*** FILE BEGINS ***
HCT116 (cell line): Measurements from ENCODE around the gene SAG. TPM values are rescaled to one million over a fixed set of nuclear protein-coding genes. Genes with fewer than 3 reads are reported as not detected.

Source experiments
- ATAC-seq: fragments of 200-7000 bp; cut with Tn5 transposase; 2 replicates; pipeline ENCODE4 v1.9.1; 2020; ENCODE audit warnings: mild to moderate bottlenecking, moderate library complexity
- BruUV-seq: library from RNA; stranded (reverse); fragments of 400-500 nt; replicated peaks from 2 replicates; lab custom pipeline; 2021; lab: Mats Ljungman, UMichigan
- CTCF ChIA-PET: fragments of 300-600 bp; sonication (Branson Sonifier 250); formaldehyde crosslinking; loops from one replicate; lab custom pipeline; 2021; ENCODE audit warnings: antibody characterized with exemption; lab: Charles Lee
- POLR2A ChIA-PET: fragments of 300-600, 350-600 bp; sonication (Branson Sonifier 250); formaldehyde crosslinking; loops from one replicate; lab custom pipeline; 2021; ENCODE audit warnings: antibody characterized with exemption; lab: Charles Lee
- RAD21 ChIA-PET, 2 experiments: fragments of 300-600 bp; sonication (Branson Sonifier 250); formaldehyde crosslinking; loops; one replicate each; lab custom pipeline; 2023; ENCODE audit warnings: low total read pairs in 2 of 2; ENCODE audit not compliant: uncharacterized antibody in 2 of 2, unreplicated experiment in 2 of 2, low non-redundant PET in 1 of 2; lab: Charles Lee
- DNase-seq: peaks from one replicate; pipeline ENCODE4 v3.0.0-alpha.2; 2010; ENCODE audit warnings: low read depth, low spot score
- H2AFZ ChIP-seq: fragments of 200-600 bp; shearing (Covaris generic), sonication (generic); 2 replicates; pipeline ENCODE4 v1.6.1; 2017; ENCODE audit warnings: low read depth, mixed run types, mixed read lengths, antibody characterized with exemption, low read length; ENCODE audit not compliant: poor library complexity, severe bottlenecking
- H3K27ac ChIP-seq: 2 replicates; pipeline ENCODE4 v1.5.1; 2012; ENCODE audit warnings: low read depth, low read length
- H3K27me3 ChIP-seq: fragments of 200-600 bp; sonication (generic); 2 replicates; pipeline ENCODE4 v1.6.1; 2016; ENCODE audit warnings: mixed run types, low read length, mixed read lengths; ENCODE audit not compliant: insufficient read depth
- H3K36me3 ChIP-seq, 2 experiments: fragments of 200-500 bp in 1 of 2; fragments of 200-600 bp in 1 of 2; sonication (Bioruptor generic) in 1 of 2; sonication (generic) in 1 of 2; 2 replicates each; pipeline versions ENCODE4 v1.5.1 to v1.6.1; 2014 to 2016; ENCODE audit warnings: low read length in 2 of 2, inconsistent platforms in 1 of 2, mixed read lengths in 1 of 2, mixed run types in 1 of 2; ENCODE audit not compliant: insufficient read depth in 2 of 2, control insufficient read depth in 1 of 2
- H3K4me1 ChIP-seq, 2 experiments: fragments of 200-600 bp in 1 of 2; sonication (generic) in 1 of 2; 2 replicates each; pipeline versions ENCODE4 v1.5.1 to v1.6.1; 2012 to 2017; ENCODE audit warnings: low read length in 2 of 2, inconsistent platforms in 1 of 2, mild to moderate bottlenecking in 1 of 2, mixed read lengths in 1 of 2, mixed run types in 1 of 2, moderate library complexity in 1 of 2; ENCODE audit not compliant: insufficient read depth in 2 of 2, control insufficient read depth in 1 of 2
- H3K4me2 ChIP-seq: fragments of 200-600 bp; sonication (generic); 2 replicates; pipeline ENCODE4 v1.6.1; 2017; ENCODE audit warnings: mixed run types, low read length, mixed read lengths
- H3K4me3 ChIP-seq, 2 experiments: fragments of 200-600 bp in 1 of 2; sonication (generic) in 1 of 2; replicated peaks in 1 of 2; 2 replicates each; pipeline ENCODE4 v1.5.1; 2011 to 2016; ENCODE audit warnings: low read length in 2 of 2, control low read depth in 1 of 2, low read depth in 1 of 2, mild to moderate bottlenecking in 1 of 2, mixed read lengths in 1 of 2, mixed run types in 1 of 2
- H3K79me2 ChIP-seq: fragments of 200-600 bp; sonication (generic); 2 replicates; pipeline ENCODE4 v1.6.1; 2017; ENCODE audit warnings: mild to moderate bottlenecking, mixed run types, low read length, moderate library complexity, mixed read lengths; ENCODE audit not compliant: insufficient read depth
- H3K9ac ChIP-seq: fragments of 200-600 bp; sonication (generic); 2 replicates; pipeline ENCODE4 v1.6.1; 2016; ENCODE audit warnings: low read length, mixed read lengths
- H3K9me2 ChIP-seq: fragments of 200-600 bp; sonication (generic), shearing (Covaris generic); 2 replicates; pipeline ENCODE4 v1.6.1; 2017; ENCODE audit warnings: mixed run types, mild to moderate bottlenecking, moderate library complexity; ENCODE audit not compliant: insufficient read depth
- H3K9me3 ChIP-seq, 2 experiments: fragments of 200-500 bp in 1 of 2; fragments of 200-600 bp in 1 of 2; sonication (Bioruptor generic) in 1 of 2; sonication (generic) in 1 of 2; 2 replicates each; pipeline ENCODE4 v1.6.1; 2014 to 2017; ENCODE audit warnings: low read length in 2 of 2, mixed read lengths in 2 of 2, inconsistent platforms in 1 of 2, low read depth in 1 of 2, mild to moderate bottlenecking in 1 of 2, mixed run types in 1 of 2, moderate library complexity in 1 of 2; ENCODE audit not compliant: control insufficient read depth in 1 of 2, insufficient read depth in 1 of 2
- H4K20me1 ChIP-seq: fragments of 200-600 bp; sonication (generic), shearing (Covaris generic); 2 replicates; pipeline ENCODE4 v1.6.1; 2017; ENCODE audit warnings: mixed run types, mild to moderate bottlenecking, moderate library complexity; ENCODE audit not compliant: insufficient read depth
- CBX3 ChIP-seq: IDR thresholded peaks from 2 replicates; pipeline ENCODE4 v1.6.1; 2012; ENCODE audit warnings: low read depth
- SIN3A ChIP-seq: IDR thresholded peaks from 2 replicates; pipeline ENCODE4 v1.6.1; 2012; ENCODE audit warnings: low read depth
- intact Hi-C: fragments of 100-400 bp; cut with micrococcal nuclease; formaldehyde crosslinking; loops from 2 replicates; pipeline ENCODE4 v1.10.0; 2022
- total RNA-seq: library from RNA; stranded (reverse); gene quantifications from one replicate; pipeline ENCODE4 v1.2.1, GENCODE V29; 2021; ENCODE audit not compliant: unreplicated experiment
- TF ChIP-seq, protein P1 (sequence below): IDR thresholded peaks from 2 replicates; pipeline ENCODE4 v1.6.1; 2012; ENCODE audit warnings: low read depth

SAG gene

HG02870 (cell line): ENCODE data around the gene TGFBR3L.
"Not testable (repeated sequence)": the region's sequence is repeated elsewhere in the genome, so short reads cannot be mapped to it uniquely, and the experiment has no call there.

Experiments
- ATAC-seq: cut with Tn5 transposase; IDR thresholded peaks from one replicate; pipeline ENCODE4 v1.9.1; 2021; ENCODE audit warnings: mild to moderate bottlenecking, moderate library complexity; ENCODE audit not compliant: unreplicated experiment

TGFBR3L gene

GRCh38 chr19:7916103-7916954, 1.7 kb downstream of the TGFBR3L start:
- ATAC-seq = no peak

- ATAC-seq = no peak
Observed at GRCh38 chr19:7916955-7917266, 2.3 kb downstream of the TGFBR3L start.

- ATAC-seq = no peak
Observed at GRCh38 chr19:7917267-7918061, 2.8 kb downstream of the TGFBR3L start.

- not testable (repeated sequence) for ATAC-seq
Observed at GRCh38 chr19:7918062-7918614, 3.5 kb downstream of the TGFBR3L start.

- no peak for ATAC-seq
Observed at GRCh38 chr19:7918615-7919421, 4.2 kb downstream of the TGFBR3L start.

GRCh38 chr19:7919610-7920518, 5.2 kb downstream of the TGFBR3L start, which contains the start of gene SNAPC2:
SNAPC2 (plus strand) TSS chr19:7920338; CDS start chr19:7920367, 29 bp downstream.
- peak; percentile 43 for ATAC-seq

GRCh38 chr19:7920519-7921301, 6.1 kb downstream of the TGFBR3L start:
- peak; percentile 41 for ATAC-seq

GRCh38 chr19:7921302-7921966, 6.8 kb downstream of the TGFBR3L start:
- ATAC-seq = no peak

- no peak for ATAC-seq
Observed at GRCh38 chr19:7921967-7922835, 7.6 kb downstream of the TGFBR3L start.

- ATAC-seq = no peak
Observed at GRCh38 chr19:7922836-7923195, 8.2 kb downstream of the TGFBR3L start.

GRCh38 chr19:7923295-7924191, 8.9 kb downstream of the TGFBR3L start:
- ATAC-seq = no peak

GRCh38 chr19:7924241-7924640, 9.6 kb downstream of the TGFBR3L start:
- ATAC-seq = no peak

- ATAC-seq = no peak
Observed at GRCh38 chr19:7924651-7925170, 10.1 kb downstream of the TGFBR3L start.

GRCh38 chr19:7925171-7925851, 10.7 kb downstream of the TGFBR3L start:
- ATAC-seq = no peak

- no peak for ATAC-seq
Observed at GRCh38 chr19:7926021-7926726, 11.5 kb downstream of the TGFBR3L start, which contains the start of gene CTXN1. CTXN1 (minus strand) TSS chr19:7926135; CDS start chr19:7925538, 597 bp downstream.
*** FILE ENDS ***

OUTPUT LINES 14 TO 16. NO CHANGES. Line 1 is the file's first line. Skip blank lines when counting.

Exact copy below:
- H3K4me2 ChIP-seq: fragments of 200-600 bp; sonication (generic); 2 replicates; pipeline ENCODE4 v1.6.1; 2017; ENCODE audit warnings: mixed run types, low read length, mixed read lengths
- H3K4me3 ChIP-seq, 2 experiments: fragments of 200-600 bp in 1 of 2; sonication (generic) in 1 of 2; replicated peaks in 1 of 2; 2 replicates each; pipeline ENCODE4 v1.5.1; 2011 to 2016; ENCODE audit warnings: low read length in 2 of 2, control low read depth in 1 of 2, low read depth in 1 of 2, mild to moderate bottlenecking in 1 of 2, mixed read lengths in 1 of 2, mixed run types in 1 of 2
- H3K79me2 ChIP-seq: fragments of 200-600 bp; sonication (generic); 2 replicates; pipeline ENCODE4 v1.6.1; 2017; ENCODE audit warnings: mild to moderate bottlenecking, mixed run types, low read length, moderate library complexity, mixed read lengths; ENCODE audit not compliant: insufficient read depth